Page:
At Midnight

The clock has struck midnight and all is quiet in our neck of the woods.

atmidnight pin1But there was a time, a few years back, a certain small girl (she knows who she is) thought midnight was not a time for sleeping, but singing.

It’s actually more like a quarter of a century back, and now there’s another certain small girl who prefers singing to sleeping.

I wrote a poem about the first small girl back then, but then left it sleeping in a file. . . until last year, when I woke it up, gave it a wash and brush-up, and sent it out into the world, a.k.a Mayhem Literary journal, to sing.

Poems are like photographs – they can capture a moment in time as vividly as any picture.

What moments in your children’s lives are poem material?


At Midnight

You sing like a bird
who never heard of the sun
going down – gulp a breath
in the middle of a word,
so air flows sharp in your throat
and the next note is too high
or too low.

This is what serenades me to bed:
your midnight solo.

In a moonlit wedge of open door,
I see you perched on the edge
of your bunk, a fledgling
on a wooden fence, singing songs
that were old when I was young.
You know every word.

I creep to bed. I haven’t the heart
to tell you be quiet, go to sleep.
I hear when you lie down –
your voice shivers, slides into silence.

In the space of a yawn,
you are asleep again
and I am left listening to the way
the air around you breathes.

atmidnight pin2


34 thoughts on “At Midnight

  1. Hi Trish, you might like my story – 1940’s dad was away in R.A.F. (U.K) When he came home, he like listening to the radio listening to Opera music, mum and me had to sit still and be quiet. This way I learned by absorbing a lot of music. I would get my own back on dad, when they sent me to bed I would lay and sing the Opera I had just heard. Though the open window my singing floated into the street, passers-by would shout up to me “For God’s sake shut up and go to sleep”. I would be about 8 -9 years old. My favourites were Carmen and Tosca.
    Marjorie Lacy.

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  2. Familiar experiences around midnight, but not with a blackbird. Beautifully expressed night interruption – will give future events a more positive, peaceful aura.

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  3. Trish, your poetry makes my heart so happy. What a beautiful story it tells.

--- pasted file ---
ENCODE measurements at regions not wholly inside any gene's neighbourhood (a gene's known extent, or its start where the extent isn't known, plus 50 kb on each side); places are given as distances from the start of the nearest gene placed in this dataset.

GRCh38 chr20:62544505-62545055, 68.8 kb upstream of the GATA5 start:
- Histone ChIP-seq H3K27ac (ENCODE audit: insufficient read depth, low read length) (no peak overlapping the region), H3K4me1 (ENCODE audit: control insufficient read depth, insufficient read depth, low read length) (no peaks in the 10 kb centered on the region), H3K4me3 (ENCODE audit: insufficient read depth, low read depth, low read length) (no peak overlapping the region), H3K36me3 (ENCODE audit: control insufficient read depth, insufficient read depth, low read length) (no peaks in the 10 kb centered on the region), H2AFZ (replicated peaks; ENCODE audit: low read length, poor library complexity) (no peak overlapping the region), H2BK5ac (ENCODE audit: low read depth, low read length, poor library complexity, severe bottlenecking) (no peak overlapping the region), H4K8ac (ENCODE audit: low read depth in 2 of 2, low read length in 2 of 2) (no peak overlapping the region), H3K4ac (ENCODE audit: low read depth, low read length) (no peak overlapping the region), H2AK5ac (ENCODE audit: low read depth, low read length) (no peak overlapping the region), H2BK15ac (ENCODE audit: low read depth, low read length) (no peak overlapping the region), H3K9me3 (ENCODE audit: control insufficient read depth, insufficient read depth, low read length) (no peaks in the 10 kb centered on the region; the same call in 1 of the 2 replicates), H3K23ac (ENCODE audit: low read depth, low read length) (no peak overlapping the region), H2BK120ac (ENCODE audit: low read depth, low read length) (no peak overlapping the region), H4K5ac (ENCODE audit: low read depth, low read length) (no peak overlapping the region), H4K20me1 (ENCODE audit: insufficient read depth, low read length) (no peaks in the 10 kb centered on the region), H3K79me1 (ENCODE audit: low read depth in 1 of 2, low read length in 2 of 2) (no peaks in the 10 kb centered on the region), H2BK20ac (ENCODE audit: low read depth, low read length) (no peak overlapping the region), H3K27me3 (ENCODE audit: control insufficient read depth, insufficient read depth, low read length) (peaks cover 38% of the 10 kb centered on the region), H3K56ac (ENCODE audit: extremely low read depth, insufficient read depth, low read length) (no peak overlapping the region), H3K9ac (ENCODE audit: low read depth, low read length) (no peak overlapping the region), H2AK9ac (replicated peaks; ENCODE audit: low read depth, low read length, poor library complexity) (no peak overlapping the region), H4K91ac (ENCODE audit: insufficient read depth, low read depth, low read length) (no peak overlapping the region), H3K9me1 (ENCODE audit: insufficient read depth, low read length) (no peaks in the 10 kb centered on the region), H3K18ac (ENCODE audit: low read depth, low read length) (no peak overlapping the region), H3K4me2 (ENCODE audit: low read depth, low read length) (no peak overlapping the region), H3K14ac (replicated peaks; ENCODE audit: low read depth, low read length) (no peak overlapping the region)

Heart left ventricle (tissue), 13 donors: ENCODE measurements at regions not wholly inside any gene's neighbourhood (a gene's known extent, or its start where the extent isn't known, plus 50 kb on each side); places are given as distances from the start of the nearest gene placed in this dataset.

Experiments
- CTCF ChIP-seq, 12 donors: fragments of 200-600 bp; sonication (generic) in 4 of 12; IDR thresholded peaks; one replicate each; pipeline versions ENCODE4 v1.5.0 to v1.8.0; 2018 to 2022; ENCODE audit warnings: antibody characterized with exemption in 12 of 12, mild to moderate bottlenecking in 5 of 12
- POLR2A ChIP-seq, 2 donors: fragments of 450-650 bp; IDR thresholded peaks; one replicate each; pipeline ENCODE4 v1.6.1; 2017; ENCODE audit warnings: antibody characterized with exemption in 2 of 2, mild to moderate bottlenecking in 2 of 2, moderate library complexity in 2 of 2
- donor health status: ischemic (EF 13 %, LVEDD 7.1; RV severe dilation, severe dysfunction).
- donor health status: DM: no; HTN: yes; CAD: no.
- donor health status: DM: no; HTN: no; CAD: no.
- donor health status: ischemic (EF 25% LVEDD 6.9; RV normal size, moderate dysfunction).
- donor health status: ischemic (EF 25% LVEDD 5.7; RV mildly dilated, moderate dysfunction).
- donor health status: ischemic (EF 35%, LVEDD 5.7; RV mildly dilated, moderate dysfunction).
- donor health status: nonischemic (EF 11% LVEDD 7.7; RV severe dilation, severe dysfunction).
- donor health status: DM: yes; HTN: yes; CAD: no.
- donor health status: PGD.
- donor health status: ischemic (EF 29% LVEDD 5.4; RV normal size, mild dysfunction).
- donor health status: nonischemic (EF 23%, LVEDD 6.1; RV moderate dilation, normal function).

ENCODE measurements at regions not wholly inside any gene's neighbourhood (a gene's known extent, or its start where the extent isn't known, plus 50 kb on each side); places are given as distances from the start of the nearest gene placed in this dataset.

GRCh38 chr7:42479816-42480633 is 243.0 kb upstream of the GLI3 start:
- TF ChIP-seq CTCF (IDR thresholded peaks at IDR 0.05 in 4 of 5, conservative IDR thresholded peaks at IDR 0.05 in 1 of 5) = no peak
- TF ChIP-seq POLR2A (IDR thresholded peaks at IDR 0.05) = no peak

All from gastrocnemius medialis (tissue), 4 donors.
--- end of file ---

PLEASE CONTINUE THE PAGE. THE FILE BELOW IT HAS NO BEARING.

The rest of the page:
My son is a jokester and cannot seem to sit still or quiet himself in class lately which means I’ve been getting a few phone calls from teachers this past week. Although we have had some extensive “serious” talks with the kid, I can’t help but laugh and think how much like me he is. So needless to say, this development has given me some new writing material! Kids sure have a way of lifting the writers block!

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    1. Thank you, Lindsay. Yep, kids are great inspiration for writing – always some material there!


  4. I studied English literature at university and have been a big fan of poetry. It is not easy. You have to go deep and be introspective and come out with words that will move humans. An amazing poem and love the birds.
    jerry godinho

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  5. I have a little bird myself who likes to sing at night. She thinks no one is listening but we all are and we love it. Glad to see you’re writing again. Good luck with Mayhem.

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  6. I love this poem. Honestly, it makes me think about my niece when I am over babysitting and like you in the poem, I don’t have the heart to tell her to stop singing. Instead, I enjoy listening to it, remembering that she’s only going to be this young for such a short period of time…

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